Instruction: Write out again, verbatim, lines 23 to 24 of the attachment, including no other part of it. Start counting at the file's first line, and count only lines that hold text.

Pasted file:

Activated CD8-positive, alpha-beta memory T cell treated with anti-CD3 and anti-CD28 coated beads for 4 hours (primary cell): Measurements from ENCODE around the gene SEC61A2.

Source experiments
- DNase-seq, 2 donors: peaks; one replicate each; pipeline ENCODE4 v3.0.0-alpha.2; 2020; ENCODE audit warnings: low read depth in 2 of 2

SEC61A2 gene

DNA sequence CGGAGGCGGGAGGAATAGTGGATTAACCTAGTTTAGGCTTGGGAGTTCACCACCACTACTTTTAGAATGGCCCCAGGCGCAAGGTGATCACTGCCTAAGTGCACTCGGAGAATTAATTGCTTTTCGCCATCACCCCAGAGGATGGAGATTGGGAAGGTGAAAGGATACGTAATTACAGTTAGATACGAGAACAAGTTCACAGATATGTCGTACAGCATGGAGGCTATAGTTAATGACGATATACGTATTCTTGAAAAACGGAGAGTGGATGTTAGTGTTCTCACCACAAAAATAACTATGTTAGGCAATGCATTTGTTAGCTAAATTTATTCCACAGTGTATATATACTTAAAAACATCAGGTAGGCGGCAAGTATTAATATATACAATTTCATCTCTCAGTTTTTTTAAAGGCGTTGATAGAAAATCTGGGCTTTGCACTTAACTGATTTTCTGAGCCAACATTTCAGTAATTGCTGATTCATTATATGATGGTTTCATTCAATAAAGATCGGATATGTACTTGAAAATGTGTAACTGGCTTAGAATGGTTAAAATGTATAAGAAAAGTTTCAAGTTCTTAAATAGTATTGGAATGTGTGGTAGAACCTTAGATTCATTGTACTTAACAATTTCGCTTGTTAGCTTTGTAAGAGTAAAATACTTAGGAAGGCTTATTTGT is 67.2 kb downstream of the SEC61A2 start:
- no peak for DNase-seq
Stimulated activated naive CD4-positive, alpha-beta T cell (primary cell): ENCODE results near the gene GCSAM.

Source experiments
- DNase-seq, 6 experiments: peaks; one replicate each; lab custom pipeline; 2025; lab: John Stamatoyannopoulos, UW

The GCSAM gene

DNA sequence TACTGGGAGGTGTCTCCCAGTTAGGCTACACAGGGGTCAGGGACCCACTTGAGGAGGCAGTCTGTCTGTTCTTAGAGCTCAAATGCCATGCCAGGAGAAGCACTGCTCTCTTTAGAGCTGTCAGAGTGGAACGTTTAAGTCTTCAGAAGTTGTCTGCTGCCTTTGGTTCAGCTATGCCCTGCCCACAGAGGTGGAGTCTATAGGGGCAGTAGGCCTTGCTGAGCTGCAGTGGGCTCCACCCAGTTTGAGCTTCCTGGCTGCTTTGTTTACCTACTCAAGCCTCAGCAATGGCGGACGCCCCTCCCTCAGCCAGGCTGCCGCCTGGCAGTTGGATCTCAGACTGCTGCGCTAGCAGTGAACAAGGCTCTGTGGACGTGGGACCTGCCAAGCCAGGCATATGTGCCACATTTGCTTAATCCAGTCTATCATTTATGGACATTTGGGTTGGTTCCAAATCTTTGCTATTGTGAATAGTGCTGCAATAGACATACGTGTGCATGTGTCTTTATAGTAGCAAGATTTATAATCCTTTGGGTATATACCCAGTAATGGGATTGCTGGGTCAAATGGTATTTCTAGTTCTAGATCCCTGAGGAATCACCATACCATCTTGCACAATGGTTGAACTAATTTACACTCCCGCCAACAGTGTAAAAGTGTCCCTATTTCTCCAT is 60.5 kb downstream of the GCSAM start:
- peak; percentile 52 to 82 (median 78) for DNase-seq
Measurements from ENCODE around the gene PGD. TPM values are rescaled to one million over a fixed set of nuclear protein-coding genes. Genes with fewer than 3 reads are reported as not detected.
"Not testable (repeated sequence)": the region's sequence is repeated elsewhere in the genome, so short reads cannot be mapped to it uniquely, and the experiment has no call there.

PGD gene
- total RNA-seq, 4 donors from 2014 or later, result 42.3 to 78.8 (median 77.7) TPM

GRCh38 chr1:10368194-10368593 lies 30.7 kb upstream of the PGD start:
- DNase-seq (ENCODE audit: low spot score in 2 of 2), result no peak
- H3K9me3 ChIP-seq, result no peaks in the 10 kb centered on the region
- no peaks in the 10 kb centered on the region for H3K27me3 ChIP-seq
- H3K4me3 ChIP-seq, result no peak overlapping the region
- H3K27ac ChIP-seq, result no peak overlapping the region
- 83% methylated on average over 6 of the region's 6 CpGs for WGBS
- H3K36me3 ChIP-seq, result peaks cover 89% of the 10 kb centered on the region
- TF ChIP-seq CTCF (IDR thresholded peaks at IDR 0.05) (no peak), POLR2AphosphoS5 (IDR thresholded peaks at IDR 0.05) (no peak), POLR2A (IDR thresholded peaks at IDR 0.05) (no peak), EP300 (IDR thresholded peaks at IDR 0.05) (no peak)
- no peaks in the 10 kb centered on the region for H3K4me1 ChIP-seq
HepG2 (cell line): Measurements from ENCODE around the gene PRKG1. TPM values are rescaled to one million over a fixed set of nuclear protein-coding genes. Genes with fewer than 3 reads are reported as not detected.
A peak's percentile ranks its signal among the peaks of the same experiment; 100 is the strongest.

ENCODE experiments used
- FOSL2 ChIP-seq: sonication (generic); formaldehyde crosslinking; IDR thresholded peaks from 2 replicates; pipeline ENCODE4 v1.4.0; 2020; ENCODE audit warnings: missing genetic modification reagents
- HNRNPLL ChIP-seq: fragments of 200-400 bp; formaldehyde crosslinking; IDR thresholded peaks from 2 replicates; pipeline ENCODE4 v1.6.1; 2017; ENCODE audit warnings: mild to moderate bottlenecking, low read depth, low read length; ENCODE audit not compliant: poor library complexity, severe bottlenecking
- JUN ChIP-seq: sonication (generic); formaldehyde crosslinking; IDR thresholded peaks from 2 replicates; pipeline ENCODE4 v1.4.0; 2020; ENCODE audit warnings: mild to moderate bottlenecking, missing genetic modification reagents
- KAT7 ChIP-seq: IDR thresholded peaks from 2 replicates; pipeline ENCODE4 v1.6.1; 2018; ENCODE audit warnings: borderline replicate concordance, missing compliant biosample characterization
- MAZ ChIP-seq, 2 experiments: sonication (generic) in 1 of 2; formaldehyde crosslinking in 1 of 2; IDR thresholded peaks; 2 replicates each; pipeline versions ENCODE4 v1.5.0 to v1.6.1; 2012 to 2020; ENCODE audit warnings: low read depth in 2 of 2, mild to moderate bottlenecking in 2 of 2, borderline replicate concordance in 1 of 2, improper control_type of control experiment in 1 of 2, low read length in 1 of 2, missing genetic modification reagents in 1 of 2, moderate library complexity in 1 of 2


- 83% methylated on average over 6 of the region's 6 CpGs for WGBS
- H3K36me3 ChIP-seq, result peaks cover 89% of the 10 kb centered on the region